The linker typically incorporates 1-30 nonhydrogen atoms selected from the group consisting of C, N, O, S and P. The linker may be any combination of stable chemical bonds, optionally including, single, double, triple or aromatic carbon-carbon bonds, as well as carbon-nitrogen bonds, nitrogen-nitrogen bonds, carbon-oxygen bonds, sulfur-sulfur bonds, carbon-sulfur bonds, phosphorus-oxygen bonds, phosphorus-nitrogen bonds, and nitrogen-platinum bonds. Typically the linker incorporates less than 15 nonhydrogen atoms and are composed of any combination of ether, thioether, thiourea, amine, ester, carboxamide, sulfonamide, hydrazide bonds and aromatic or heteroaromatic bonds. Typically the linker is a combination of single carbon-carbon bonds and carboxamide, sulfonamide or thioether bonds. The bonds of the linker typically result in the following moieties that can be found in the linker: ether, thioether, carboxamide, thiourea, sulfonamide, urea, urethane, hydrazine, alkyl, aryl, heteroaryl, alkoxy, cycloalkyl and amine moieties. Examples of a linker include substituted or unsubstituted polymethylene, arylene, alkylarylene, arylenealkyl, and arylthio.

In one embodiment, the linker contains 1-6 carbon atoms; in another, the linker comprises a thioether linkage. Exemplary linking members include a moiety that includes —C(O)NH—, —C(O)O—, —NH—, —S—, —O—, and the like. In another embodiment, the linker is or incorporates the formula —(CH2)d(CONH(CH2)e)z— or where d is an integer from 0-5, e is an integer from 1-5 and z is 0 or 1. In a further embodiment, the linker is or incorporates the formula —O—(CH2)—. In yet another embodiment, the linker is or incorporates a phenylene or a 2-carboxy-substituted phenylene.

In another exemplary embodiment of the invention, the present compounds are chemically reactive, and are substituted by at least one reactive group. The reactive group functions as the site of attachment for another moiety, such as a carrier molecule or a solid support, wherein the reactive group chemically reacts with an appropriate reactive or functional group on the carrier molecule or solid support. Thus, in another aspect the compounds comprise a dye moiety, a substrate moiety, and a reactive group moiety.

The reactive group can, for example, be bound to the compounds at R9, W, W′, W″, A, or Y. In another exemplary embodiment, the reactive group can be bound to the compounds at R9 or Y. In another exemplary embodiment, the reactive group can be bound to the compounds at R9. In yet another exemplary embodiment, the reactive group can be bound to the compounds at A, W′, W″, or Y. In another exemplary embodiment, the reactive group can be bound to the compounds at W′ or W″. In another exemplary embodiment, the reactive group can be bound to the compounds at Y. In another exemplary embodiment, the reactive group can be bound to the compounds at A.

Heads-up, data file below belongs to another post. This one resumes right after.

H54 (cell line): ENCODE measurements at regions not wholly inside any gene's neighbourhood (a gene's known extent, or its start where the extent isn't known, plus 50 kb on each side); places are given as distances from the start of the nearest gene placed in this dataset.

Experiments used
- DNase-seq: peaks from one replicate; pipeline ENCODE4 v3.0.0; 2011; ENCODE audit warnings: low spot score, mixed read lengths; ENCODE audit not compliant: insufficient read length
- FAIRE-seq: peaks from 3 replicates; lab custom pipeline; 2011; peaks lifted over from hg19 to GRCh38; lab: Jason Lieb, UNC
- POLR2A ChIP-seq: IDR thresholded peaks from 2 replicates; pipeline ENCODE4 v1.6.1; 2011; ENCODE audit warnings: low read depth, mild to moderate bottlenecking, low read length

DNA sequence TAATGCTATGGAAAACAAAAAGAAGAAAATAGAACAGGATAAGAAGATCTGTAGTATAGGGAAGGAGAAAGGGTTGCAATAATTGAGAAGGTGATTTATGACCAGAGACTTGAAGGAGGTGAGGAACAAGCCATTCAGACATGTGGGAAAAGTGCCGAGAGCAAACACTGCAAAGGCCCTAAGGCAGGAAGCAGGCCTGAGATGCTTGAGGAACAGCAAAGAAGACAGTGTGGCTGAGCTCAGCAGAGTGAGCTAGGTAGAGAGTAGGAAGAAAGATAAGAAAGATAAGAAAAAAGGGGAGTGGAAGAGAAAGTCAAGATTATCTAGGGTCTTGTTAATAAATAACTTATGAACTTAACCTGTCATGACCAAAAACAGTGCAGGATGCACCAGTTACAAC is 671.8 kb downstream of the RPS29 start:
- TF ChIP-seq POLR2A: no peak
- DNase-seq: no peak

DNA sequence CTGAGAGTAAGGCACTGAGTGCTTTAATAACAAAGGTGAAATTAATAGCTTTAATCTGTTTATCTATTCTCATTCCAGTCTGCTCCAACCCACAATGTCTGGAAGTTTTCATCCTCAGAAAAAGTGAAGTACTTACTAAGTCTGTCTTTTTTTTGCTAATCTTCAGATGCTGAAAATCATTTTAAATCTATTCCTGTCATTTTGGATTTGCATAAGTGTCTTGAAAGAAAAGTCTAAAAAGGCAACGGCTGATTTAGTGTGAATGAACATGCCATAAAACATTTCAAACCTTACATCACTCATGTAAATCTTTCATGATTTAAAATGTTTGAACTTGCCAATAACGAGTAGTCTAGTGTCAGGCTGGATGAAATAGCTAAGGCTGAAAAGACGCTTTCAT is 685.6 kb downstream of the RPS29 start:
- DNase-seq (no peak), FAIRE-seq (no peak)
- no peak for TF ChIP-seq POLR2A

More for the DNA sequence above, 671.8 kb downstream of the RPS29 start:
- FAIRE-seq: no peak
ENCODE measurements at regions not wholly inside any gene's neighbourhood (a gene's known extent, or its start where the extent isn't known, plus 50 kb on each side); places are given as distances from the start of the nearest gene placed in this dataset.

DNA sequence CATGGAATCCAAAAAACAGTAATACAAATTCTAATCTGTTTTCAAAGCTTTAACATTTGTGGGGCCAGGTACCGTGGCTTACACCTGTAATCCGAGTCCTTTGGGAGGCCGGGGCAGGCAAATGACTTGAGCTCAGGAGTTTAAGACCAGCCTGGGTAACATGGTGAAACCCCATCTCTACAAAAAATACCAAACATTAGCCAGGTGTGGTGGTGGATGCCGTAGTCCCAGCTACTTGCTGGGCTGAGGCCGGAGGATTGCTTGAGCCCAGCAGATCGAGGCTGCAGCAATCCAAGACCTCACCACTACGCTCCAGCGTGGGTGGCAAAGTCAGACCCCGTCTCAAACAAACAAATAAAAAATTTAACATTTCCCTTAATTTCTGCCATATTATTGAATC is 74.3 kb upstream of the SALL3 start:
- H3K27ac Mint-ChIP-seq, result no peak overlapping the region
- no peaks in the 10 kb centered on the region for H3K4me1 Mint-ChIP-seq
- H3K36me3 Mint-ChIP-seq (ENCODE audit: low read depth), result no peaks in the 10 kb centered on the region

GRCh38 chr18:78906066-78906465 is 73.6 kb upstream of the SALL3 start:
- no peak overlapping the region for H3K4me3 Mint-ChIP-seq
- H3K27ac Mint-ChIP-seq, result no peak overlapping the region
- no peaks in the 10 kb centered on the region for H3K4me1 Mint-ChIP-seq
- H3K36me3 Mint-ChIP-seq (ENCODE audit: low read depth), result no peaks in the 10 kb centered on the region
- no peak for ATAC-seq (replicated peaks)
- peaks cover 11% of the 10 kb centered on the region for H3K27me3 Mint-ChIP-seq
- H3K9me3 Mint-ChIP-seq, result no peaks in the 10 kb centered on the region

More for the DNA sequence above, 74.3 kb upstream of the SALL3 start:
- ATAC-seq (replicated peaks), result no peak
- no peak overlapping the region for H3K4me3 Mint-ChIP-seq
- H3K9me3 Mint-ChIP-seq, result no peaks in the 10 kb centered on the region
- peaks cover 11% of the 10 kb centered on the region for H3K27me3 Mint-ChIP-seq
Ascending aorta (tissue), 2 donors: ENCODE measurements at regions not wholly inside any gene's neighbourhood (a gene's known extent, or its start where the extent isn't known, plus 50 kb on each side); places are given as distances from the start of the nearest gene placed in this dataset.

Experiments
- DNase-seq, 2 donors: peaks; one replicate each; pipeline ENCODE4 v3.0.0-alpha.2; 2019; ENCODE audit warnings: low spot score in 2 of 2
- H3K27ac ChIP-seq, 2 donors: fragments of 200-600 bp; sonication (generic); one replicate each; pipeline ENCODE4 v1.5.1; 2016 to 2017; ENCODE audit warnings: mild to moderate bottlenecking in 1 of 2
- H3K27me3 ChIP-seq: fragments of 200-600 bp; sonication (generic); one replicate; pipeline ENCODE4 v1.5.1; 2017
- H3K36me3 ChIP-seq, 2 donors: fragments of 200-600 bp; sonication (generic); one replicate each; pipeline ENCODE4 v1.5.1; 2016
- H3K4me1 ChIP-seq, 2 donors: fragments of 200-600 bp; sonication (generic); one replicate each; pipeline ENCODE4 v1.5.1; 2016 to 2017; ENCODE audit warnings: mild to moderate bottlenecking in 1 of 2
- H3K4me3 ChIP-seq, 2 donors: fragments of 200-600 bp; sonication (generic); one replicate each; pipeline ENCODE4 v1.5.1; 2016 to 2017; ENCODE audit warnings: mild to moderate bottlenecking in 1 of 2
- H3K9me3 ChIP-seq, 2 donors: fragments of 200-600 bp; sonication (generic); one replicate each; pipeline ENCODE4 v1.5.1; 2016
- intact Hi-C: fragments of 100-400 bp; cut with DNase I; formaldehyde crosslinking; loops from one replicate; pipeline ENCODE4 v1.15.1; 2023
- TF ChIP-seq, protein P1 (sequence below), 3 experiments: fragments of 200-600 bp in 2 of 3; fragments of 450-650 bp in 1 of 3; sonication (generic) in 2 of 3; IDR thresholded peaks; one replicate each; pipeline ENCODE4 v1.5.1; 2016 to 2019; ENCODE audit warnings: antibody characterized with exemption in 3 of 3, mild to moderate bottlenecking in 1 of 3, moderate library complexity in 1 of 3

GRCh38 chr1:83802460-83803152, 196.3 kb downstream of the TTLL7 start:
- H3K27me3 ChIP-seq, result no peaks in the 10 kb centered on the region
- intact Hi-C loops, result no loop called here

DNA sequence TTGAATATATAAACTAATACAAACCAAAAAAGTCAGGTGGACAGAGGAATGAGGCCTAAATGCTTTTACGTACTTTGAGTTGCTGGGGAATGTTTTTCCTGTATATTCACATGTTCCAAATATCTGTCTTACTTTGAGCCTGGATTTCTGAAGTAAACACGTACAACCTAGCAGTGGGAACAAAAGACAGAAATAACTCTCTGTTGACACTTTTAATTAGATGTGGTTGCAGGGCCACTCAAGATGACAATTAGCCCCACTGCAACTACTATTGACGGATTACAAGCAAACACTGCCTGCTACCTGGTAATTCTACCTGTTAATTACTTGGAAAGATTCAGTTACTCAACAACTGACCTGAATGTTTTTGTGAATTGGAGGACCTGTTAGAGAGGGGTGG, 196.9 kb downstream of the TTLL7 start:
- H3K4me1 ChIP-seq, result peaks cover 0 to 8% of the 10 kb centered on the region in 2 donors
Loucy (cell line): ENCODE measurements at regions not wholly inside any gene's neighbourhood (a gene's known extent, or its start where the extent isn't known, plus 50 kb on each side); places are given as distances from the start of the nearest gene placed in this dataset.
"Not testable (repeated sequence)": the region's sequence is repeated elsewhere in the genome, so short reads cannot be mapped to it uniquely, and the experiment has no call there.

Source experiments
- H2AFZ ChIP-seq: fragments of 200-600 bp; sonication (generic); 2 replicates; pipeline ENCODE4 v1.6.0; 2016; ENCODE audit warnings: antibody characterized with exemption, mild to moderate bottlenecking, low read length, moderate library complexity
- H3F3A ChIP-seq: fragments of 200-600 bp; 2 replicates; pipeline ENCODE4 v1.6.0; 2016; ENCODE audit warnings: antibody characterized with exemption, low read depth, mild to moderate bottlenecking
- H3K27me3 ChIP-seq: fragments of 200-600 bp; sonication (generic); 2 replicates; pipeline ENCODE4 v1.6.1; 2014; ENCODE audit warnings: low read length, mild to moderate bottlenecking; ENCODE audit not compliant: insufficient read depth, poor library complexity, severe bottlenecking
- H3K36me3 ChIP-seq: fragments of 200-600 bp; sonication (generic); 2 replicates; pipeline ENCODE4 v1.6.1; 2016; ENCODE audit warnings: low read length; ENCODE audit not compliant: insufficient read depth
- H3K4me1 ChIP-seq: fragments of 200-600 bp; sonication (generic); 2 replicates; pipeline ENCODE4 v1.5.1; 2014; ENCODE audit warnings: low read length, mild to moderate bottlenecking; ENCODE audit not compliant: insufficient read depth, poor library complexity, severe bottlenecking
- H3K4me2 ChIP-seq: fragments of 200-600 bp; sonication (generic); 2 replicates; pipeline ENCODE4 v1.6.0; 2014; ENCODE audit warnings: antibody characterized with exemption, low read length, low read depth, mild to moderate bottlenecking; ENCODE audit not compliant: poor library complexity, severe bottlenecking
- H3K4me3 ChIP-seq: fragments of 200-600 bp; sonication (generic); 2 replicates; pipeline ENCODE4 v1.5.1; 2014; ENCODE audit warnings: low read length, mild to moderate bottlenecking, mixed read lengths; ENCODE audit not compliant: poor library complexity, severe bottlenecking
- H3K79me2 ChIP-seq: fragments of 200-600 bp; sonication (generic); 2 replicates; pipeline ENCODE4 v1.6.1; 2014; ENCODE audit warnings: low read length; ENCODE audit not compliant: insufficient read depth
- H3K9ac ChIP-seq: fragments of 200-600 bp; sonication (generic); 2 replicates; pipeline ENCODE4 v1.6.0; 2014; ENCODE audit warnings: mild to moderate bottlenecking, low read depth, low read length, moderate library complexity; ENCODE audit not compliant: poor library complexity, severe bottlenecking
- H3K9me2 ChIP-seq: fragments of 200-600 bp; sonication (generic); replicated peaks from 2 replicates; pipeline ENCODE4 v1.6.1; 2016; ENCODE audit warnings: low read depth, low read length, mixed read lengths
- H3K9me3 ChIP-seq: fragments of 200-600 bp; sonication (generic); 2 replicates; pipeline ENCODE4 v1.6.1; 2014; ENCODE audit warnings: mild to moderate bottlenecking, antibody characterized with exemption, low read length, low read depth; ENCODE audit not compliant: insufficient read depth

In an exemplary embodiment, the compounds further comprise a reactive group that is acrylamide, an activated ester of a carboxylic acid, an acyl azide, an acyl nitrile, an aldehyde, an alkyl halide, an anhydride, an aniline, an aryl halide, an azide, an aziridine, a boronate, a carboxylic acid, a diazoalkane, a haloacetamide, a halotriazine, a hydrazine, a hydrazide, an imido ester, an isocyanate, an isothiocyanate, a maleimide, a phosphoramidite, a reactive platinum complex, a sulfonyl halide, a thiol group, or a photoactivatable group.

The pro-reactive groups are synthesized during the formation of the monomer moieties and carrier molecule and solid support containing compounds to provide chemically reactive compounds. In this way, compounds incorporating a reactive group can be covalently attached to a wide variety of carrier molecules or solid supports that contain or are modified to contain functional groups with suitable reactivity, resulting in chemical attachment of the components. In an exemplary embodiment, the reactive group of the compounds of the invention and the functional group of the carrier molecule or solid support comprise electrophiles and nucleophiles that can generate a covalent linkage between them. Alternatively, the reactive group comprises a photoactivatable group, which becomes chemically reactive only after illumination with light of an appropriate wavelength. Typically, the conjugation reaction between the reactive group and the carrier molecule or solid support results in one or more atoms of the reactive group being incorporated into a new linkage attaching the present compound of the invention to the carrier molecule or solid support. Selected examples of functional groups and linkages are shown in Table 1, where the reaction of an electrophilic group and a nucleophilic group yields a covalent linkage.

TABLE 1
Examples of some routes to useful covalent linkages
Electrophilic Group Nucleophilic Group Resulting Covalent Linkage
activated esters* amines/anilines carboxamides
acrylamides thiols thioethers
acyl azides** amines/anilines carboxamides
acyl halides amines/anilines carboxamides
acyl halides alcohols/phenols esters
acyl nitriles alcohols/phenols esters
acyl nitriles amines/anilines carboxamides
aldehydes amines/anilines imines
aldehydes or ketones hydrazines hydrazones
aldehydes or ketones hydroxylamines oximes
alkyl halides amines/anilines alkyl amines
alkyl halides carboxylic acids esters
alkyl halides thiols thioethers